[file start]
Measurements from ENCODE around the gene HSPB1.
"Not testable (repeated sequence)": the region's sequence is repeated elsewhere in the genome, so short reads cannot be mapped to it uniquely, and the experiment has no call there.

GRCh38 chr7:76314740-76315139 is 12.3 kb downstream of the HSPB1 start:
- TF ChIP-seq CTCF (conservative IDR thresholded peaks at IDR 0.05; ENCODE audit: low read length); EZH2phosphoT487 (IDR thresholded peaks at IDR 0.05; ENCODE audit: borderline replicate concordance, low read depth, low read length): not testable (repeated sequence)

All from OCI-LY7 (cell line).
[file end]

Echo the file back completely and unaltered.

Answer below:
Measurements from ENCODE around the gene HSPB1.
"Not testable (repeated sequence)": the region's sequence is repeated elsewhere in the genome, so short reads cannot be mapped to it uniquely, and the experiment has no call there.

GRCh38 chr7:76314740-76315139 is 12.3 kb downstream of the HSPB1 start:
- TF ChIP-seq CTCF (conservative IDR thresholded peaks at IDR 0.05; ENCODE audit: low read length); EZH2phosphoT487 (IDR thresholded peaks at IDR 0.05; ENCODE audit: borderline replicate concordance, low read depth, low read length): not testable (repeated sequence)

All from OCI-LY7 (cell line).